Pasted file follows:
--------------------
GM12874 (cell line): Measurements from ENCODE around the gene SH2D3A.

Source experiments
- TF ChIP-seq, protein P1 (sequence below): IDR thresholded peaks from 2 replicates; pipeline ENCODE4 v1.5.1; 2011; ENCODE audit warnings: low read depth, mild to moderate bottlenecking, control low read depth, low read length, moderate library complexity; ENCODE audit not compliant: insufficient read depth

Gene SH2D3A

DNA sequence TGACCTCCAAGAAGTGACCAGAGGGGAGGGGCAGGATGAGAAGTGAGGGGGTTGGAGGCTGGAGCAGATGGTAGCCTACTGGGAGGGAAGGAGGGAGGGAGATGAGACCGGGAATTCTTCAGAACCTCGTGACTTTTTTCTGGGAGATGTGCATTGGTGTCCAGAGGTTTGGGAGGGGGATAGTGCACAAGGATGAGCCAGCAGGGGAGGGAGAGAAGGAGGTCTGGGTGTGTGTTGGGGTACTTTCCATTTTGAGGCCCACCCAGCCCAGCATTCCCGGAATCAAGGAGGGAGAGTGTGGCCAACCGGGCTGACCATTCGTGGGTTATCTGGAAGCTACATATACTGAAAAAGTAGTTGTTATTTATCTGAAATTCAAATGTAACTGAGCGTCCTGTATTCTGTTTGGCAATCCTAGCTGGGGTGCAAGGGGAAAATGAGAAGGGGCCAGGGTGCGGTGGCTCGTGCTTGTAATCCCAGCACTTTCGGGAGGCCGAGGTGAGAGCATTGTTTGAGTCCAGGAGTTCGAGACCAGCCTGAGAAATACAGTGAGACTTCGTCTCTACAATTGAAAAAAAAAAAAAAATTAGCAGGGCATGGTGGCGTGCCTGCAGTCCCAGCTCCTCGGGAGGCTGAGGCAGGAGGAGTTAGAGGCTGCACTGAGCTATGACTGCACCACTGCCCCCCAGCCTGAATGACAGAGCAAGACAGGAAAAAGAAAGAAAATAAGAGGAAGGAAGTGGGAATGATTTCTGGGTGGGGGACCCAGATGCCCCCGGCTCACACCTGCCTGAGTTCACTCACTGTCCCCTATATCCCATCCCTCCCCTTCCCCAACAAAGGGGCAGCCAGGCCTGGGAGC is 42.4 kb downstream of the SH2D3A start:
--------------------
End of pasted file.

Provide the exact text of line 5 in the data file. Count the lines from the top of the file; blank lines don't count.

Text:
DNA sequence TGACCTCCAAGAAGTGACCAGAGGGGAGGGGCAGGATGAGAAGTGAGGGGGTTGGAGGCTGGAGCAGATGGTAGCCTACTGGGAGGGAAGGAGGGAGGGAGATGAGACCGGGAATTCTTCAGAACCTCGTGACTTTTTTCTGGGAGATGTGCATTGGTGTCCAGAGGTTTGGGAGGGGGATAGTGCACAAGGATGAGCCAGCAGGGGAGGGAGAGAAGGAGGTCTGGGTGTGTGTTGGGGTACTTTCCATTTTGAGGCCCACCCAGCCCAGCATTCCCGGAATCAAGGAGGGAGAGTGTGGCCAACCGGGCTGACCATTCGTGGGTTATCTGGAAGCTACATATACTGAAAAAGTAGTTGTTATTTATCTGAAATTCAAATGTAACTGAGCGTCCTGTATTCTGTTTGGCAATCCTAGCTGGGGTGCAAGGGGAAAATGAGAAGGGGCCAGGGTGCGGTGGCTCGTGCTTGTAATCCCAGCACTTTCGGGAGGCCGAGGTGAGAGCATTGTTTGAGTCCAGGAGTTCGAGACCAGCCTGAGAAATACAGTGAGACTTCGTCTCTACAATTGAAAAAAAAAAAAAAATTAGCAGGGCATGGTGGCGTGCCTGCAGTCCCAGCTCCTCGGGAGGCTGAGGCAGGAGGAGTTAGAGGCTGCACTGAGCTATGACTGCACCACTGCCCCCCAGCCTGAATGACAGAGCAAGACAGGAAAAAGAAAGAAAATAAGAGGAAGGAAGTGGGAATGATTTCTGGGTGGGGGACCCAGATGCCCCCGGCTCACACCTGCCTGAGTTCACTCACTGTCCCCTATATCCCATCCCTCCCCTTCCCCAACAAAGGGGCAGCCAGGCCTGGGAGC is 42.4 kb downstream of the SH2D3A start: